Ways we’re the same:
We all fall in love, go to the loo, get hungry, get tired, like laughing, listen to LEP.
But we’re all different – individually we are all unique, but we are also different as groups, tribes, nationalities or cultures.
Although it’s bad to generalise, it seems that cultures – like ethnicities or nationalities, tend to have certain shared behaviours and customs that mark them out as different to others. For example, although the English and French share a lot of things in common there are certain things which mark us out as different. Not just the language we speak, but the way we behave and the things we think are important. Like the way we queue.
So anyway, that’s just an example of culture shock I suppose. But it shows that there are cultural differences. Of course there are! Everyone knows it.
If you’ve ever been abroad or had contact with other cultures you’ll know that sometimes it’s incredibly obvious that our cultures are different. Sometimes it’s shockingly obvious, sometimes it’s hilarious, sometimes it’s frustrating, sometimes it’s just weird, but we have to remember that they’re just differences and while they can be confusing, frustrating and also funny, ultimately we need to find ways to look beyond these differences and not let them become a barrier to things like communication, understanding, business, diplomacy and relationships.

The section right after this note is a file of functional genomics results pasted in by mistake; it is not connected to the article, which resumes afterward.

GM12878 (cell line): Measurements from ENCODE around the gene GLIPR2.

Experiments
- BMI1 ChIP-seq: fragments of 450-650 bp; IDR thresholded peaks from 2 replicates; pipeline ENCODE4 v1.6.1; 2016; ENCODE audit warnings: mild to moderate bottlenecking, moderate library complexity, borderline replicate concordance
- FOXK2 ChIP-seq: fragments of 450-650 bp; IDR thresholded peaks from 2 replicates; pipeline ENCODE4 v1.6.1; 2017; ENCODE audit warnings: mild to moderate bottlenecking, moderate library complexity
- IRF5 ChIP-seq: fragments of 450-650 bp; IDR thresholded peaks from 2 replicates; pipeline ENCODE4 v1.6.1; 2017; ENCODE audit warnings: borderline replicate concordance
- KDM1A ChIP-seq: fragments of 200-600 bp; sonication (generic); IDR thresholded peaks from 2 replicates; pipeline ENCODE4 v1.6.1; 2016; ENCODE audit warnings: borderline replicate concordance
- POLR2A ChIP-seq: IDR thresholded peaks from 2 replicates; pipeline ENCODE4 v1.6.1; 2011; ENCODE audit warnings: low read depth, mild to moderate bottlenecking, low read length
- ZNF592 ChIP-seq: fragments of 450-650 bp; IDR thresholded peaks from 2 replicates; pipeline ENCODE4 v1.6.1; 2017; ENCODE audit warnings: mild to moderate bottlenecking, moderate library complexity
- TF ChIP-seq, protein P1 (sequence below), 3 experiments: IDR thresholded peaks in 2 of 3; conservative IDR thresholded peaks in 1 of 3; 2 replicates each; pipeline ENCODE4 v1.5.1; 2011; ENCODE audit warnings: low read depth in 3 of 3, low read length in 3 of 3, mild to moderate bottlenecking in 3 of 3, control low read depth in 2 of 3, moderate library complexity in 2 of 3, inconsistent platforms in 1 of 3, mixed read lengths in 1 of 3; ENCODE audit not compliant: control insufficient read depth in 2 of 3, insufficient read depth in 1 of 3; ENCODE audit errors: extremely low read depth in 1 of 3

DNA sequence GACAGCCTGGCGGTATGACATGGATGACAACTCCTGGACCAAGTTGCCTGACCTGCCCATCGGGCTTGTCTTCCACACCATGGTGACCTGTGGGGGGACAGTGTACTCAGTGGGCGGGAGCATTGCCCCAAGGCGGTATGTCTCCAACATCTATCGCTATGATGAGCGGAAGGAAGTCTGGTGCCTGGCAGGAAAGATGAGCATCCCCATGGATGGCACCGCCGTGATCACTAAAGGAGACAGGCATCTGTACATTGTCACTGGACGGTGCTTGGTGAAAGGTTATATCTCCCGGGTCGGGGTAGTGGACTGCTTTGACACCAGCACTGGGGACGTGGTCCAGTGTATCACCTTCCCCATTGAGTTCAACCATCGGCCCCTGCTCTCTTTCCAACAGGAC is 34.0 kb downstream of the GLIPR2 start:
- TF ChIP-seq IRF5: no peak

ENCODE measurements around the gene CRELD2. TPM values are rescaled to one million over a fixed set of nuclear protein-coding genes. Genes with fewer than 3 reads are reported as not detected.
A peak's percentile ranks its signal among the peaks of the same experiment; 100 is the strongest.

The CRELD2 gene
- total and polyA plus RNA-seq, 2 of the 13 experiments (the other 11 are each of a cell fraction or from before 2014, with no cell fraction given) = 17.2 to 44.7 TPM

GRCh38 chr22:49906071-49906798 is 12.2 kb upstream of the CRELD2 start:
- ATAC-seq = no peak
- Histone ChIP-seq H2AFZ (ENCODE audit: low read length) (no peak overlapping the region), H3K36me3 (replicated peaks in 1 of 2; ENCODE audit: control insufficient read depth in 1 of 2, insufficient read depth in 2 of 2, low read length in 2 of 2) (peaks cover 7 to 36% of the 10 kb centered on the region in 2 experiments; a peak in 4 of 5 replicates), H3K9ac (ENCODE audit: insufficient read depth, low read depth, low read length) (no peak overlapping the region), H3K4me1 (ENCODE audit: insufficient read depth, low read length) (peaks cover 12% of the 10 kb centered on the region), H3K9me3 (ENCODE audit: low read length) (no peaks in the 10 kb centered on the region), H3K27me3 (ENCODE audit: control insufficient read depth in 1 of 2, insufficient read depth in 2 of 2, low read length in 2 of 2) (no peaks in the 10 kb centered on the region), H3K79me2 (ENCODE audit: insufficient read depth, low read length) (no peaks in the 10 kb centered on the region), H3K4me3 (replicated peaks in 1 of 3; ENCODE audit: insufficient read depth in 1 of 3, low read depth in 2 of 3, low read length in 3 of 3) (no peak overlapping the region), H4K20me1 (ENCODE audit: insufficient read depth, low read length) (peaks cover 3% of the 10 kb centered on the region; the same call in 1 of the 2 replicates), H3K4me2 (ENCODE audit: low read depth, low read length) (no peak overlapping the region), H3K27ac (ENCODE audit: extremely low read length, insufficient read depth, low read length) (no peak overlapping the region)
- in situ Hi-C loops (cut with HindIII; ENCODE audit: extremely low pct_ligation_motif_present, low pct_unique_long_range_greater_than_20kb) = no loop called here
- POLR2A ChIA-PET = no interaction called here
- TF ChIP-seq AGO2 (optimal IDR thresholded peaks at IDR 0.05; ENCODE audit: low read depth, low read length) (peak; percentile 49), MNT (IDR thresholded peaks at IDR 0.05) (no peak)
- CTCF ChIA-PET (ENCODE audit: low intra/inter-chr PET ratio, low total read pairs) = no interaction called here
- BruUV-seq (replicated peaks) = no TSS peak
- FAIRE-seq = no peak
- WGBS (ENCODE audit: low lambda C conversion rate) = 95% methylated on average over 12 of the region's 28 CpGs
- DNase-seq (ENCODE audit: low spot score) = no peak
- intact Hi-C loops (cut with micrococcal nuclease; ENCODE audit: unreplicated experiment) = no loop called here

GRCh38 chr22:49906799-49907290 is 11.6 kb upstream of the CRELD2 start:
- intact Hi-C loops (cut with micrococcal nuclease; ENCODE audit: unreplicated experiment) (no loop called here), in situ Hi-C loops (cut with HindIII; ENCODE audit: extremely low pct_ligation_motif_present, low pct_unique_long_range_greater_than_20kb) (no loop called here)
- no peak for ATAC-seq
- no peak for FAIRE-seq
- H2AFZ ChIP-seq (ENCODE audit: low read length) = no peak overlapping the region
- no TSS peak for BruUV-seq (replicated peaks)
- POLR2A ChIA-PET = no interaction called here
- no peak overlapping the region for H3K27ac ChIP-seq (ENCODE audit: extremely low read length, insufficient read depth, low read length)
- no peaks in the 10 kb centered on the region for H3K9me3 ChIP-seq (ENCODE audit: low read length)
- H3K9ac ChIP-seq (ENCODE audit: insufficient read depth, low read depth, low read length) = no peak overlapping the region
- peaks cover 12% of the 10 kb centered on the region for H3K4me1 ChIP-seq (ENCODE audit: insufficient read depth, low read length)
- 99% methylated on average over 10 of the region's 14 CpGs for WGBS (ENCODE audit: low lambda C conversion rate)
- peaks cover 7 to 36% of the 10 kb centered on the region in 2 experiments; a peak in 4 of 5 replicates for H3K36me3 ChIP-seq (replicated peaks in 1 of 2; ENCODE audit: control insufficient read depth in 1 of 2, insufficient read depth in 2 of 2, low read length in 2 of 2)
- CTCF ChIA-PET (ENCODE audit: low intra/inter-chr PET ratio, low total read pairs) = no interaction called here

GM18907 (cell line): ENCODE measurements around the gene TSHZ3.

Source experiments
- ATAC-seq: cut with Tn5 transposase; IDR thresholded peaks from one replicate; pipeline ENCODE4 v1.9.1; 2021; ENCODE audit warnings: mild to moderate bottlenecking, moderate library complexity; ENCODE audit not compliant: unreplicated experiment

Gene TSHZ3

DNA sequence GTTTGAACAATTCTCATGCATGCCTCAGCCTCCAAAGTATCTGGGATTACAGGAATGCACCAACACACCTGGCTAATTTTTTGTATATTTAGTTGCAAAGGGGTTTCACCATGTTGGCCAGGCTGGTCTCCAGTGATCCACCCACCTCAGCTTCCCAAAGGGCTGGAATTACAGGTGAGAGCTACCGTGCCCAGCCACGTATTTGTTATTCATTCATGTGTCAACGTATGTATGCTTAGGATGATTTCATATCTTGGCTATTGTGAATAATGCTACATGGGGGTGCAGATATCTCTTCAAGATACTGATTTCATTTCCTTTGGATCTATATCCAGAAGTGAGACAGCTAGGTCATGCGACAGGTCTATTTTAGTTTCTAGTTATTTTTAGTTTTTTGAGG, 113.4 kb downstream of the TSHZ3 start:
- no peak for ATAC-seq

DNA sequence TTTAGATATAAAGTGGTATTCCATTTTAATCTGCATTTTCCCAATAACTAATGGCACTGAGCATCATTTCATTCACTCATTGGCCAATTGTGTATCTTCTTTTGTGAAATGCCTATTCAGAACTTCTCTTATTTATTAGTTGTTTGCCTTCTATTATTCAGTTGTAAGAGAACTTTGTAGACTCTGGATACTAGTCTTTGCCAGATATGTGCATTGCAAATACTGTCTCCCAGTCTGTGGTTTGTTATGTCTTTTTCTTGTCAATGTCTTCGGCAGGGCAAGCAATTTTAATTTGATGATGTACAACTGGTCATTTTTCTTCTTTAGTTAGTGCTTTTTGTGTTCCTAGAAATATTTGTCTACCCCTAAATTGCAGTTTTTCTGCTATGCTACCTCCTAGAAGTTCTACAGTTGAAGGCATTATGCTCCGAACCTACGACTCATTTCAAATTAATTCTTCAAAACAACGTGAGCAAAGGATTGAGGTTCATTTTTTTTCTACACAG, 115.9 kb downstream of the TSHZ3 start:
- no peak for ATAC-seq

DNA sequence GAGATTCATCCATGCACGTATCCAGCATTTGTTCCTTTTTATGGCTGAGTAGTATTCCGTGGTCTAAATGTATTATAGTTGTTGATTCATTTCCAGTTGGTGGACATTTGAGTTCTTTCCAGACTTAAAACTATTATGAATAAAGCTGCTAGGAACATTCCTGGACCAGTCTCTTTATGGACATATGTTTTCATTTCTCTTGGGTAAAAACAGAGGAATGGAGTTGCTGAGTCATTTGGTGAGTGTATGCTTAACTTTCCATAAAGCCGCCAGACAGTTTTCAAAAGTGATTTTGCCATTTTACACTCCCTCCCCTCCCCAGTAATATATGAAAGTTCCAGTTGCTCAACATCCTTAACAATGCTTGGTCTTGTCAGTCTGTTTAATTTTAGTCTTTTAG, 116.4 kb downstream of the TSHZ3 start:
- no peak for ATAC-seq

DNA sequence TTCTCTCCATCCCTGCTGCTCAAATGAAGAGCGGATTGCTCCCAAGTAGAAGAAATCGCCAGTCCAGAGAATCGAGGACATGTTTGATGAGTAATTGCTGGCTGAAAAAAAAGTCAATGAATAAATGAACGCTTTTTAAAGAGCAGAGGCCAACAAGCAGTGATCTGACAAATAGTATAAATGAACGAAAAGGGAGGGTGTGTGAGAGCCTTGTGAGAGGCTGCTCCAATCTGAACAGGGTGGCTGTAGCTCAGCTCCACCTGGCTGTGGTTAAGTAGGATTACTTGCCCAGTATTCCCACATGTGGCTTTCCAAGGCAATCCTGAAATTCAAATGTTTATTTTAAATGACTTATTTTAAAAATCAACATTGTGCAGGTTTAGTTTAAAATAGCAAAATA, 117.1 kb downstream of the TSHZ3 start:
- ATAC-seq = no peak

In this episode I’d like to have a discussion about cultural differences that we’ve noticed around the world. These could be different types of behaviour, like certain customs and habits, or just different values – like, what people seem to think is important, and how those values reveal themselves in the way things are done.
Amber & Paul
What are your credentials in terms of your cross cultural experiences?
- How long have you lived in France?
- Have you visited many other places? Which other places have you been to?
- Have you had cross cultural experiences?
- Have you been in a relationship with someone from another culture?
- Have you done business with people from other cultures?
I have a list of different behaviours and values. Just stuff I’ve noticed or heard about. Well go through the list.
We can answer these questions:
- Where do they do this?
- Do we do this in the UK?